I have two reflections from John’s revelation in chapter 10 and NT Wright’s comments. Both reflections focus upon ‘words’. Our words are limited. Our words are powerful.
First, words are limited when it comes to describing God. The revelation of Jesus described in first half of this chapter employs all kinds of diverse words and symbols. Jesus is seen as a “strong angel coming down from heaven, dressed in a cloud” (v. 1). There is a rainbow over his head. His face is like the sun. His feet are like “fiery pillars”. He has a small scroll. His right foot was on the sea. His left foot was on the land. He shouted like a “roaring lion.” Human language is inadequate to depict God as God is in God’s self. God transcends human understanding. God defies all human descriptions. God is beyond all categories of human thought. We can only speak of God with symbols and metaphors. God’s being is ineffable, indescribable, and ultimately unknowable, yet God is intensely real. God is known only as God has revealed God’s self to us revealed in Scripture. There is no way to capture the entirety of God’s being in human language. Our words are limited.
The same is true of some human experiences. Can you describe your first kiss? Or describe the most beautiful place you have been? Or describe the feelings of your first romantic relationship? Or, can you simply describe the aroma of coffee brewing? Ludwig Wittgenstein, one of the greatest philosopher’s of the 20th Century, made this comment: “If human words are incapable of describing the distinctive aroma of coffee, how could they possibly cope with something as subtle as God?” It is important to remember that not only is the Book of Revelation difficult to decipher, but God Himself transcends all of our thoughts, images, and words. We need, therefore, to use great care with our words about God.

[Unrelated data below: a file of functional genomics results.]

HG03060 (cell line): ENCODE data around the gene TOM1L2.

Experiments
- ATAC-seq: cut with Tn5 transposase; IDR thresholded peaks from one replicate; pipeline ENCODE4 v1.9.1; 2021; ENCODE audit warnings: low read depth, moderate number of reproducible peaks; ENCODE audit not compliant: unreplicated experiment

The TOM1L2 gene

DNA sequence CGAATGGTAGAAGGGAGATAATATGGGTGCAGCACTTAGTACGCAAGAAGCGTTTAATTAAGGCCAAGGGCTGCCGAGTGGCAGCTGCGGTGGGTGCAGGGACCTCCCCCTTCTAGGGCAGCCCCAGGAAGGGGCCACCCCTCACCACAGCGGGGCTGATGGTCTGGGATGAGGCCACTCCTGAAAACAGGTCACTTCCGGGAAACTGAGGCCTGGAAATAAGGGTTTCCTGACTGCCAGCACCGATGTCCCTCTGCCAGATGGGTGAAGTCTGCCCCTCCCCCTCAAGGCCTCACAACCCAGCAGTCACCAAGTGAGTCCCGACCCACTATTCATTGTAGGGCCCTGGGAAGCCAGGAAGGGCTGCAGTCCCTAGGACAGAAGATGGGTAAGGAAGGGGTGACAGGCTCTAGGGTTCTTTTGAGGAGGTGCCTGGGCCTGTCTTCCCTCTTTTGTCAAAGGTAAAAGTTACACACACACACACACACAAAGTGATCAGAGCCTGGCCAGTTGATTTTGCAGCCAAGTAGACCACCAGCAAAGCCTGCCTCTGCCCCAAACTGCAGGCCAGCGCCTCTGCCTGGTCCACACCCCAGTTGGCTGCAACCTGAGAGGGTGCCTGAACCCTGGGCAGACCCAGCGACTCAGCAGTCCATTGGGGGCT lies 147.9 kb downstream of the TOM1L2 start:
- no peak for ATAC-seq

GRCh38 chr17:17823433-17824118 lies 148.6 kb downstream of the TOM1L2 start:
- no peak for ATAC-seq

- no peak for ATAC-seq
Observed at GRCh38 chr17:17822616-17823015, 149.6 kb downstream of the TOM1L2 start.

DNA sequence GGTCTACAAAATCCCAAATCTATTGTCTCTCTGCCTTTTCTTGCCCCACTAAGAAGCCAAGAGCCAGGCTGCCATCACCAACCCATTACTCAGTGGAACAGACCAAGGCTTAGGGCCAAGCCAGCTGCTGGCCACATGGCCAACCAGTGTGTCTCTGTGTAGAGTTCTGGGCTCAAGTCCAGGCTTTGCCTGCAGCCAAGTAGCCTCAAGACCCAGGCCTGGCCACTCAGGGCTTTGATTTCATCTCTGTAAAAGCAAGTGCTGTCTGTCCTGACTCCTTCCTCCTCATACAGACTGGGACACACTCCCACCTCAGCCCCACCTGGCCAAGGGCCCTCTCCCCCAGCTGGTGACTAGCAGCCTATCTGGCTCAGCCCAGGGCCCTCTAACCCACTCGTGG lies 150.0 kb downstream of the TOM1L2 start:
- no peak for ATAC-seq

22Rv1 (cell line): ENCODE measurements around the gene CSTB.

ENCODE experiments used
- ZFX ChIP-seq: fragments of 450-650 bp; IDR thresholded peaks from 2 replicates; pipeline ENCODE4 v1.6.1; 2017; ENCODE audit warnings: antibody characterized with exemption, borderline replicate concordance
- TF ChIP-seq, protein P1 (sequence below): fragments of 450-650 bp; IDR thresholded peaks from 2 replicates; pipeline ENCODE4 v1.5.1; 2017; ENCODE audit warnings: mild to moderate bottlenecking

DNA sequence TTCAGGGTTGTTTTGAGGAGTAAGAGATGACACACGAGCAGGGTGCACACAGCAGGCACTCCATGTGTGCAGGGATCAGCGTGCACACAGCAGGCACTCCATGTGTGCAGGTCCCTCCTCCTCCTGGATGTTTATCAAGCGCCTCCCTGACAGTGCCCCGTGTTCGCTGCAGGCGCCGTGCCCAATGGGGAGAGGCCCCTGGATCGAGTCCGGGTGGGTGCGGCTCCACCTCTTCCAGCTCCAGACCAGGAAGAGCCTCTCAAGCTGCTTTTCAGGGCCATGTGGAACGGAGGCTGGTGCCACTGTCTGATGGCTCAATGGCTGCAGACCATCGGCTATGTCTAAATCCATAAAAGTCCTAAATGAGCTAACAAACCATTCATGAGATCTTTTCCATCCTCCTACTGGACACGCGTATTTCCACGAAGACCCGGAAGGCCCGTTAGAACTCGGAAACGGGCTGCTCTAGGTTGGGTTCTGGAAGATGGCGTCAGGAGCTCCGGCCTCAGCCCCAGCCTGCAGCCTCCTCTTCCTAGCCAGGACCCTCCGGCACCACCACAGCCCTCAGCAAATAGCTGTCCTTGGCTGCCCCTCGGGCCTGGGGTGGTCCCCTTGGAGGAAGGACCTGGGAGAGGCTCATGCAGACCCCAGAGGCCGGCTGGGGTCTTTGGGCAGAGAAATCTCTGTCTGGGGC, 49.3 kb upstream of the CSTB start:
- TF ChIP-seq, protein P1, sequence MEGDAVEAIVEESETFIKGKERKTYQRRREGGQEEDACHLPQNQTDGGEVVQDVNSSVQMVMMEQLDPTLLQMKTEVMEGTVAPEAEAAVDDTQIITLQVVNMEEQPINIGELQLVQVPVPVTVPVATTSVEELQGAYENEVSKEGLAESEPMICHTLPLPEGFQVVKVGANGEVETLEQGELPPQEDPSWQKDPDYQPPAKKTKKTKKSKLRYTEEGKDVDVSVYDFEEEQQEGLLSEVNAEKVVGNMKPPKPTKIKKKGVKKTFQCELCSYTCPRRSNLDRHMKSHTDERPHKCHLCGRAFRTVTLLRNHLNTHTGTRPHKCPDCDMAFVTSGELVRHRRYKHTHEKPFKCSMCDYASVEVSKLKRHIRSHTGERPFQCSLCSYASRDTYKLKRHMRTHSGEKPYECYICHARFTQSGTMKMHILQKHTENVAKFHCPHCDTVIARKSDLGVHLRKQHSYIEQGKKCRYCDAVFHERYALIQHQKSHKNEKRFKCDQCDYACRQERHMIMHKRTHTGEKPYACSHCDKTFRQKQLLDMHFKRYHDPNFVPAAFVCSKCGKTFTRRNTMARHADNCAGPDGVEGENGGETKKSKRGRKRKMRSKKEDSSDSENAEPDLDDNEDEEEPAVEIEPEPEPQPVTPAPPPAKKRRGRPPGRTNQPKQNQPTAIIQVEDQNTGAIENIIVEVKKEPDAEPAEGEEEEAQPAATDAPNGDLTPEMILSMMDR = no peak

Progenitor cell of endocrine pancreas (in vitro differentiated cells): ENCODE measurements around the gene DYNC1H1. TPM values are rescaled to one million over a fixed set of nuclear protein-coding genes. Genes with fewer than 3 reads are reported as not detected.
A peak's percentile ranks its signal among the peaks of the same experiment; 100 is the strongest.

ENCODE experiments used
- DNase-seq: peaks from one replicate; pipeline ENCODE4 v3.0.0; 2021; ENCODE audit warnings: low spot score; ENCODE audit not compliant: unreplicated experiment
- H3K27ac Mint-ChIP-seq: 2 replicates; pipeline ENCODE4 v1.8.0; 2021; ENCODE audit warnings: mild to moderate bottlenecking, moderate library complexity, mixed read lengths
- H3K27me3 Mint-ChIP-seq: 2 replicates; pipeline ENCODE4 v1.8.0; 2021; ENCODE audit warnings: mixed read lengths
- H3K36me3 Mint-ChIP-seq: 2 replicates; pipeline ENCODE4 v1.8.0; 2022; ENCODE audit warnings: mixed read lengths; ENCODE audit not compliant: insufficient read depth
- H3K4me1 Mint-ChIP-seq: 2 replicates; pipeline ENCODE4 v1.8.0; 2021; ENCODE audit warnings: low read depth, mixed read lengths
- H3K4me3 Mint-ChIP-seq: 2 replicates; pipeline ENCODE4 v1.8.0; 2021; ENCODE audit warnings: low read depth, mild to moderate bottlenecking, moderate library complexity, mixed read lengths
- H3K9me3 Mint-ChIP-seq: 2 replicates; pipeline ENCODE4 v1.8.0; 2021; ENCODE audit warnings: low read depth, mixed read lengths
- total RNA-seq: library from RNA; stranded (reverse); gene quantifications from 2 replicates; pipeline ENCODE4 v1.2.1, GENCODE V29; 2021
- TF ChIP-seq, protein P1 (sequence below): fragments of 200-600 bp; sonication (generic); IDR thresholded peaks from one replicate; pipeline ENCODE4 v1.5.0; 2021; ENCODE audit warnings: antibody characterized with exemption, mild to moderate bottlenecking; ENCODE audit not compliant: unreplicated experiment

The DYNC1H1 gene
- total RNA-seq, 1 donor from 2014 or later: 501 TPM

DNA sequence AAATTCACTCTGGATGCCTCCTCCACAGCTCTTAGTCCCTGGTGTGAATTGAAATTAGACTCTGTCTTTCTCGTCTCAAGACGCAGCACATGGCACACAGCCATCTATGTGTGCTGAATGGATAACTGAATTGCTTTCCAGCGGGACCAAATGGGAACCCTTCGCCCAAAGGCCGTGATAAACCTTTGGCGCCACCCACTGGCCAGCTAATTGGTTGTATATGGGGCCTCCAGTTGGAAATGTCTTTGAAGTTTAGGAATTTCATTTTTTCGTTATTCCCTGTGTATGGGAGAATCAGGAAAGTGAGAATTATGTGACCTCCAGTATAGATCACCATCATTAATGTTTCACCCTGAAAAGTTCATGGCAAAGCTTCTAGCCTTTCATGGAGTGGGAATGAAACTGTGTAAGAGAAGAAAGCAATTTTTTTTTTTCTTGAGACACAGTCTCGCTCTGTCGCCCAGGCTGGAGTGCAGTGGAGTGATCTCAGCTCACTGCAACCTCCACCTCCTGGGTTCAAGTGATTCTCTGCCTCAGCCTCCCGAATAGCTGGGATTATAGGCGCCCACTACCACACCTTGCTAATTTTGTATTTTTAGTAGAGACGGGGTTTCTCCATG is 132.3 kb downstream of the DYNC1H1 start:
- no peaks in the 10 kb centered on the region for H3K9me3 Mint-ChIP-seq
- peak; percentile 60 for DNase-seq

Second, words do things. Words have power. NT Wright reminds us that prophetic words are not just sounds that come out of our mouth. In the ancient world, words “create a new reality”. Words create, generate, and bring into being that which they speak. Speech-Act Theory in contemporary philosophy, literature, and biblical interpretation has revitalized the idea that words perform actions – words do things. Words make things happen. This is especially true of the words of God. The Book of Hebrews says that: “the Word of God is alive and active. Sharper than any double-edged sword…” (4:12). God’s words are alive, active, cutting. As John found out, God’s word is bitter/sweet. John eats the small scroll. It is sweet as honey. Then, in his belly, the scroll turns bitter. Wright points out that eating the word denotes the fact that God wants us not just to hear it and read it. God wants us to ingest it and live it. God’s word must become a part of us. It must translate into action. You are I are called not just to proclaim God’s word. The word of God is meant to be demonstrated and incarnate in our lives. We are to allow God’s word to create a new reality within us. It can generate a new reality within us because words have power.